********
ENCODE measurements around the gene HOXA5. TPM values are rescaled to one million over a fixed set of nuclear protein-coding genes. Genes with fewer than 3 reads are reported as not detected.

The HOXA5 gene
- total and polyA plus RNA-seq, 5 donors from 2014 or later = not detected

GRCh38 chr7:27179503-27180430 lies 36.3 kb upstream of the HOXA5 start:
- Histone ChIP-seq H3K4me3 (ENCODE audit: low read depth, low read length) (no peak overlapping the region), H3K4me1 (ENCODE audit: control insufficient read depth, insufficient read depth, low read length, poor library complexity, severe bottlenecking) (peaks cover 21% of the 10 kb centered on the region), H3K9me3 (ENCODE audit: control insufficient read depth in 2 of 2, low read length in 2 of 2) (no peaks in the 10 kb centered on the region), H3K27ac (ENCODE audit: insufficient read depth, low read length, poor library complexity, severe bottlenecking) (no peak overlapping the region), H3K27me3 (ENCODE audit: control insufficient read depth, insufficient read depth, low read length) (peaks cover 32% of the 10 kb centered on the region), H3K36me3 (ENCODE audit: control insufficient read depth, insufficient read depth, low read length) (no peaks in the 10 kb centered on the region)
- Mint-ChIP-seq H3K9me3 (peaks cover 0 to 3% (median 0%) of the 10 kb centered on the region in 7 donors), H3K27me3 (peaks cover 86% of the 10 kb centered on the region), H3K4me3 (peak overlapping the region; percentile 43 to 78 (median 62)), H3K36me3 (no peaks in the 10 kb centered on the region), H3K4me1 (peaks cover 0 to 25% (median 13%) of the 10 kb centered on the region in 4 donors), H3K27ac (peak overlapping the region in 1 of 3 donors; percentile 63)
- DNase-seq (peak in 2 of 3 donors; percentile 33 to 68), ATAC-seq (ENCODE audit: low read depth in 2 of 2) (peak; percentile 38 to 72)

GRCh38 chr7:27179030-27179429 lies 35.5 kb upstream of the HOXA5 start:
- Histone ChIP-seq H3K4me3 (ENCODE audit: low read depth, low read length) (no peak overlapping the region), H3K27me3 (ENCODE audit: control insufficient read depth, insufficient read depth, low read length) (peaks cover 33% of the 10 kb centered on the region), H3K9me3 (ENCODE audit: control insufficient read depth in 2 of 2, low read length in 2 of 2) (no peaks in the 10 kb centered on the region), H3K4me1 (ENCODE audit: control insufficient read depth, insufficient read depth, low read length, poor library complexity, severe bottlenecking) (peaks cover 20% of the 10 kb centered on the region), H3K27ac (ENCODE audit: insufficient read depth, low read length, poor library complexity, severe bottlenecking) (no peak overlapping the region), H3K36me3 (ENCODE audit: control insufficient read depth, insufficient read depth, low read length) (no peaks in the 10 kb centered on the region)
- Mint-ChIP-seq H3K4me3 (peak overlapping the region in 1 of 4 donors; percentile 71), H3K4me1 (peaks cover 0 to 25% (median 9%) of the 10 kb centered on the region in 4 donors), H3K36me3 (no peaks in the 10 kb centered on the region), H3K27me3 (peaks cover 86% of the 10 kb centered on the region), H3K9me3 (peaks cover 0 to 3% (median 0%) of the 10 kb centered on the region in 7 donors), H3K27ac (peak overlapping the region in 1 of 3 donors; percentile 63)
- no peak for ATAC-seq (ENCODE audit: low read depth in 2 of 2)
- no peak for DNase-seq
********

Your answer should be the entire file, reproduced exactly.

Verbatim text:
ENCODE measurements around the gene HOXA5. TPM values are rescaled to one million over a fixed set of nuclear protein-coding genes. Genes with fewer than 3 reads are reported as not detected.

The HOXA5 gene
- total and polyA plus RNA-seq, 5 donors from 2014 or later = not detected

GRCh38 chr7:27179503-27180430 lies 36.3 kb upstream of the HOXA5 start:
- Histone ChIP-seq H3K4me3 (ENCODE audit: low read depth, low read length) (no peak overlapping the region), H3K4me1 (ENCODE audit: control insufficient read depth, insufficient read depth, low read length, poor library complexity, severe bottlenecking) (peaks cover 21% of the 10 kb centered on the region), H3K9me3 (ENCODE audit: control insufficient read depth in 2 of 2, low read length in 2 of 2) (no peaks in the 10 kb centered on the region), H3K27ac (ENCODE audit: insufficient read depth, low read length, poor library complexity, severe bottlenecking) (no peak overlapping the region), H3K27me3 (ENCODE audit: control insufficient read depth, insufficient read depth, low read length) (peaks cover 32% of the 10 kb centered on the region), H3K36me3 (ENCODE audit: control insufficient read depth, insufficient read depth, low read length) (no peaks in the 10 kb centered on the region)
- Mint-ChIP-seq H3K9me3 (peaks cover 0 to 3% (median 0%) of the 10 kb centered on the region in 7 donors), H3K27me3 (peaks cover 86% of the 10 kb centered on the region), H3K4me3 (peak overlapping the region; percentile 43 to 78 (median 62)), H3K36me3 (no peaks in the 10 kb centered on the region), H3K4me1 (peaks cover 0 to 25% (median 13%) of the 10 kb centered on the region in 4 donors), H3K27ac (peak overlapping the region in 1 of 3 donors; percentile 63)
- DNase-seq (peak in 2 of 3 donors; percentile 33 to 68), ATAC-seq (ENCODE audit: low read depth in 2 of 2) (peak; percentile 38 to 72)

GRCh38 chr7:27179030-27179429 lies 35.5 kb upstream of the HOXA5 start:
- Histone ChIP-seq H3K4me3 (ENCODE audit: low read depth, low read length) (no peak overlapping the region), H3K27me3 (ENCODE audit: control insufficient read depth, insufficient read depth, low read length) (peaks cover 33% of the 10 kb centered on the region), H3K9me3 (ENCODE audit: control insufficient read depth in 2 of 2, low read length in 2 of 2) (no peaks in the 10 kb centered on the region), H3K4me1 (ENCODE audit: control insufficient read depth, insufficient read depth, low read length, poor library complexity, severe bottlenecking) (peaks cover 20% of the 10 kb centered on the region), H3K27ac (ENCODE audit: insufficient read depth, low read length, poor library complexity, severe bottlenecking) (no peak overlapping the region), H3K36me3 (ENCODE audit: control insufficient read depth, insufficient read depth, low read length) (no peaks in the 10 kb centered on the region)
- Mint-ChIP-seq H3K4me3 (peak overlapping the region in 1 of 4 donors; percentile 71), H3K4me1 (peaks cover 0 to 25% (median 9%) of the 10 kb centered on the region in 4 donors), H3K36me3 (no peaks in the 10 kb centered on the region), H3K27me3 (peaks cover 86% of the 10 kb centered on the region), H3K9me3 (peaks cover 0 to 3% (median 0%) of the 10 kb centered on the region in 7 donors), H3K27ac (peak overlapping the region in 1 of 3 donors; percentile 63)
- no peak for ATAC-seq (ENCODE audit: low read depth in 2 of 2)
- no peak for DNase-seq